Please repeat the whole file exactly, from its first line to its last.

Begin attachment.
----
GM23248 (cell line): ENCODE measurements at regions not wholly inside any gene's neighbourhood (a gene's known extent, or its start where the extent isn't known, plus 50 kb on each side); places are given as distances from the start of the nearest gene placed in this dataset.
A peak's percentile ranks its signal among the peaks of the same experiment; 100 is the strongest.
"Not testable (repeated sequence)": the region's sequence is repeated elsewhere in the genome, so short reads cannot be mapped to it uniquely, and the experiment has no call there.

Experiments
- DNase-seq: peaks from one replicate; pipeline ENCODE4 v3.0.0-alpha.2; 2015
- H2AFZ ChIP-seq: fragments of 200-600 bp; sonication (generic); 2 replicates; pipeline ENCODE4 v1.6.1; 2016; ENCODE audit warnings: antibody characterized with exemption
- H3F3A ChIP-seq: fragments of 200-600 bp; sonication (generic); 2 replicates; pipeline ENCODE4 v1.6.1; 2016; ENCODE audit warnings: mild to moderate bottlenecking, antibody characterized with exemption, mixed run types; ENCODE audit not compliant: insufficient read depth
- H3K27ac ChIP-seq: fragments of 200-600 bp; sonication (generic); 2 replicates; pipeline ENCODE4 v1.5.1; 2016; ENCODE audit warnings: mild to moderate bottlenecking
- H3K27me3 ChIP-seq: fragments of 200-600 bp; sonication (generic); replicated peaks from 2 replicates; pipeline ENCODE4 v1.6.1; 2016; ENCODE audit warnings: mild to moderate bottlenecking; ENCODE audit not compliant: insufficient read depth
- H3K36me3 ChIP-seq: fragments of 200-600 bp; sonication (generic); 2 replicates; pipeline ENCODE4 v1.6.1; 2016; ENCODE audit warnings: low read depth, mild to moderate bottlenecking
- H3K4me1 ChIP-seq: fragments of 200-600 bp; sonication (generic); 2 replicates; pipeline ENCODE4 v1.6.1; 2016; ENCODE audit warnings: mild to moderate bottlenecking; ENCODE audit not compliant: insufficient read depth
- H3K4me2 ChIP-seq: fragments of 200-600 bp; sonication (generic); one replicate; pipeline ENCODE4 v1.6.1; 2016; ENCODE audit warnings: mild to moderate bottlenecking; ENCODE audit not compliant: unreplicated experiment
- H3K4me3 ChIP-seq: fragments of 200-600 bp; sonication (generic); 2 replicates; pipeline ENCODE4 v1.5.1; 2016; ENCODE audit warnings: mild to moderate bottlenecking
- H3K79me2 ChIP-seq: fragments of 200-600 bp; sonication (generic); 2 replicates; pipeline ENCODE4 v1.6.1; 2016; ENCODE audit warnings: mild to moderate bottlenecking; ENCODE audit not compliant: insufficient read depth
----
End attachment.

GM23248 (cell line): ENCODE measurements at regions not wholly inside any gene's neighbourhood (a gene's known extent, or its start where the extent isn't known, plus 50 kb on each side); places are given as distances from the start of the nearest gene placed in this dataset.
A peak's percentile ranks its signal among the peaks of the same experiment; 100 is the strongest.
"Not testable (repeated sequence)": the region's sequence is repeated elsewhere in the genome, so short reads cannot be mapped to it uniquely, and the experiment has no call there.

Experiments
- DNase-seq: peaks from one replicate; pipeline ENCODE4 v3.0.0-alpha.2; 2015
- H2AFZ ChIP-seq: fragments of 200-600 bp; sonication (generic); 2 replicates; pipeline ENCODE4 v1.6.1; 2016; ENCODE audit warnings: antibody characterized with exemption
- H3F3A ChIP-seq: fragments of 200-600 bp; sonication (generic); 2 replicates; pipeline ENCODE4 v1.6.1; 2016; ENCODE audit warnings: mild to moderate bottlenecking, antibody characterized with exemption, mixed run types; ENCODE audit not compliant: insufficient read depth
- H3K27ac ChIP-seq: fragments of 200-600 bp; sonication (generic); 2 replicates; pipeline ENCODE4 v1.5.1; 2016; ENCODE audit warnings: mild to moderate bottlenecking
- H3K27me3 ChIP-seq: fragments of 200-600 bp; sonication (generic); replicated peaks from 2 replicates; pipeline ENCODE4 v1.6.1; 2016; ENCODE audit warnings: mild to moderate bottlenecking; ENCODE audit not compliant: insufficient read depth
- H3K36me3 ChIP-seq: fragments of 200-600 bp; sonication (generic); 2 replicates; pipeline ENCODE4 v1.6.1; 2016; ENCODE audit warnings: low read depth, mild to moderate bottlenecking
- H3K4me1 ChIP-seq: fragments of 200-600 bp; sonication (generic); 2 replicates; pipeline ENCODE4 v1.6.1; 2016; ENCODE audit warnings: mild to moderate bottlenecking; ENCODE audit not compliant: insufficient read depth
- H3K4me2 ChIP-seq: fragments of 200-600 bp; sonication (generic); one replicate; pipeline ENCODE4 v1.6.1; 2016; ENCODE audit warnings: mild to moderate bottlenecking; ENCODE audit not compliant: unreplicated experiment
- H3K4me3 ChIP-seq: fragments of 200-600 bp; sonication (generic); 2 replicates; pipeline ENCODE4 v1.5.1; 2016; ENCODE audit warnings: mild to moderate bottlenecking
- H3K79me2 ChIP-seq: fragments of 200-600 bp; sonication (generic); 2 replicates; pipeline ENCODE4 v1.6.1; 2016; ENCODE audit warnings: mild to moderate bottlenecking; ENCODE audit not compliant: insufficient read depth